The Decision Has Been Made

Our truck all loaded up and ready to go to our farm.

Our truck all loaded up and ready to go to our farm early in the morning.

As promised, I told you I would keep you up to date on what’s happening on the farm and what decision we would make as far as our housing was concerned. We have made up our minds and want to tell you what we have decided.

I think the direction we are now going to go will be a big surprise to you all, I know it was to us and was not planned at all before this trip. It all started this past week when we went to the farm in Iowa to work, mow and get our concrete slab poured in our pole barn on Monday. The trip looked promising and very productive but the first three days ended up being a total disaster.

Day One

We got to the farm Saturday afternoon to drop off some more trees to plant and stuff to store in our pole barn. We had planned to stay just long enough to unload and check things over before heading to Des Moines to spend Saturday evening out with family and friends. Everything looked good with the all the trees showing their fall colors and the pond looked nice and full from all the rains they had in Iowa this past summer. The grass and weeds around the pole barn and around the pond where pretty green and high because we hadn’t been there all summer to mow. We unloaded the stuff we had brought into the pole barn and was ready to take off when I wanted to drive down to the pond to take a closer look at the pasture grass we had planted this past spring and that is when the trouble started.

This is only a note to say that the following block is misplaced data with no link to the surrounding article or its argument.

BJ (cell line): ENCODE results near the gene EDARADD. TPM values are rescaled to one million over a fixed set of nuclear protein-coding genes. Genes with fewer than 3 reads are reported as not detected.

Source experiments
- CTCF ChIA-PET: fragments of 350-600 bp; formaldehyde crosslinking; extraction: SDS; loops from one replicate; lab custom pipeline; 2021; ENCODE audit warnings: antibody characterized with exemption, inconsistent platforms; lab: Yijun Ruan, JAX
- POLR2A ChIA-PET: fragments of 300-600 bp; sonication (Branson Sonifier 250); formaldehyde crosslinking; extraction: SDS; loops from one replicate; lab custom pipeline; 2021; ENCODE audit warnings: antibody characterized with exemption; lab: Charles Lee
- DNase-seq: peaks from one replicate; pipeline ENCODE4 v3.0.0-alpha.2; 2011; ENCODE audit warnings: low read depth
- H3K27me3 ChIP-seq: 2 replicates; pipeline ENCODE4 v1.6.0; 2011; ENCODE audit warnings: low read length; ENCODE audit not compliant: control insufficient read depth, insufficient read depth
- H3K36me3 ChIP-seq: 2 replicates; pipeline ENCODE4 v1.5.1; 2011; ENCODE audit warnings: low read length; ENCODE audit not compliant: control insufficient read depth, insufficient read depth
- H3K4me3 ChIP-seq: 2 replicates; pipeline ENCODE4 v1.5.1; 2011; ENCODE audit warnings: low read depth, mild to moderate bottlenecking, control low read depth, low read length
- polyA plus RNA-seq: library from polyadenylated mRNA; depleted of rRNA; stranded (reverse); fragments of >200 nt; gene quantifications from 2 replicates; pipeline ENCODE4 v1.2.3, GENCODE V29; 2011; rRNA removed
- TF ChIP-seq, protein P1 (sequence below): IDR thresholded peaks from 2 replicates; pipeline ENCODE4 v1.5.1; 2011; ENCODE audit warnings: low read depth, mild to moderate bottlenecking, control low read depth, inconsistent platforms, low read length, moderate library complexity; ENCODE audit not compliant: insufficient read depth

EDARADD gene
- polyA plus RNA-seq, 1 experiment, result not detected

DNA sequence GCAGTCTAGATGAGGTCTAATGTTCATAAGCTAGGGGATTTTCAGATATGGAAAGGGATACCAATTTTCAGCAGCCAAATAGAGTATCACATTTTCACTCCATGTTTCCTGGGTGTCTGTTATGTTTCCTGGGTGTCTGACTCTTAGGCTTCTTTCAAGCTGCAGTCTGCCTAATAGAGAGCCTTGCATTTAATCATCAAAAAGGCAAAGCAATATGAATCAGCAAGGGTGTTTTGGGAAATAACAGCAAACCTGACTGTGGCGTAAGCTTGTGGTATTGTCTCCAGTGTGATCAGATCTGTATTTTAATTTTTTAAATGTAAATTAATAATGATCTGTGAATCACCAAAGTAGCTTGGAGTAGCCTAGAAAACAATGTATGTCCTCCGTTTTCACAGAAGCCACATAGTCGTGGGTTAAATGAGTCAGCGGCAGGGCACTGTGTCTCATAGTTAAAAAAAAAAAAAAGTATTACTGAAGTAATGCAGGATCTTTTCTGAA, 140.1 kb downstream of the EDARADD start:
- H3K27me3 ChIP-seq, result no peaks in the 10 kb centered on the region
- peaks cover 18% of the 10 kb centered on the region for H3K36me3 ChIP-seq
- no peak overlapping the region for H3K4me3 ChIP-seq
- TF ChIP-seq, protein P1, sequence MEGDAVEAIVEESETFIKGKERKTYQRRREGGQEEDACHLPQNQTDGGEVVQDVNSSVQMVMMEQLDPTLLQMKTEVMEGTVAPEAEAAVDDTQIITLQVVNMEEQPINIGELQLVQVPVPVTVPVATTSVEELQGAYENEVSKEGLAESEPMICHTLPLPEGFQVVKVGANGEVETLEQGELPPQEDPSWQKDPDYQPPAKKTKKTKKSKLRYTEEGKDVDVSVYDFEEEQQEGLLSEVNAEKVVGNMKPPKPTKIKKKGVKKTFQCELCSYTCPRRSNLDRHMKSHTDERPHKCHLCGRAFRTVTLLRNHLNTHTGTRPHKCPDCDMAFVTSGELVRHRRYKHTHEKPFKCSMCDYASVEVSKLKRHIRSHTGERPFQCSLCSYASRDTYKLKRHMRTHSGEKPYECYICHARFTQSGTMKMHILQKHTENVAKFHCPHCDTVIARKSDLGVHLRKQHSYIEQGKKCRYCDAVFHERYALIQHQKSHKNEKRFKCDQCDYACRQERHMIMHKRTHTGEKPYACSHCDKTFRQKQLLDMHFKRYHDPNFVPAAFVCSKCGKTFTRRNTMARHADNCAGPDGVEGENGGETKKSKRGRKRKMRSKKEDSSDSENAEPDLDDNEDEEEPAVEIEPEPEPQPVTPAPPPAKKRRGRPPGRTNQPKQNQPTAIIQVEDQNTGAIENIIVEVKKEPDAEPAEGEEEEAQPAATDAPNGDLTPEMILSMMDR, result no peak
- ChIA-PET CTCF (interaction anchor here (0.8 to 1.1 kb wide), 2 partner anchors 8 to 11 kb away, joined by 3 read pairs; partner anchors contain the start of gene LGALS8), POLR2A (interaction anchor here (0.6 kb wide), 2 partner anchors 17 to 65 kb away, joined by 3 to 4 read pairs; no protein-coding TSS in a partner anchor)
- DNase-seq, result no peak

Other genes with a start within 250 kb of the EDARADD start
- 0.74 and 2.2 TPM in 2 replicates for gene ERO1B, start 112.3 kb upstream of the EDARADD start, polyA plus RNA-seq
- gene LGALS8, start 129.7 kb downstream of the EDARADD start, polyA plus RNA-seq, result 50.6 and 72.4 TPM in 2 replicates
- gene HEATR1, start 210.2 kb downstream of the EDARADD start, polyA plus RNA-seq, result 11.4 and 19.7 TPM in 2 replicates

When Everything Went To Hell

I was driving around the base of our hill towards the pond and noticed things seemed a little slippery and I got out to check out the ground. When I stepped out onto the high mat of weeds and grass water squished up around my tennis shoes, about a half-inch. I thought they must have had more rain then I thought because up on top of the hill everything was dry. The truck wasn’t sinking any because the mat of vegetation was so thick and no mud was showing so I decided to continue on with some reservations from my wife, but I told her, “don’t worry honey, this is why we bought this new truck with 4 wheel drive.” I hadn’t driven 20 feet further when I hit a washout and high centered the truck and got us stuck. Apparently all the rain had created a gully that came down off our hill and I couldn’t see it from all the high weeds.

This is the picture of our stuck truck and tractor.

This is the picture of our stuck truck and tractor.

I was in trouble now, not just because I got our new truck stuck but because the wife told me not to go down there. She was madder than a wet hen and said “now what are we going to do, we are supposed to be in Des Moines in an hour.” I said, “no fear, we have a 4 wheel drive tractor that will pull us out.” We got out of the truck and started walking up the hill to our pole barn to get our tractor with my wife chastising me the whole way. I know most of you have figured out by now where this is going, but you only know half of it.

We got to the top of the hill and the weeds were chest high and my wife didn’t want to walk through them because of the cockle burr and possible chiggers, so I told her to wait here and I would bring back the tractor and new mower and cut us a path to the truck and pull it out, it will take 15 minutes tops.

Second Mistake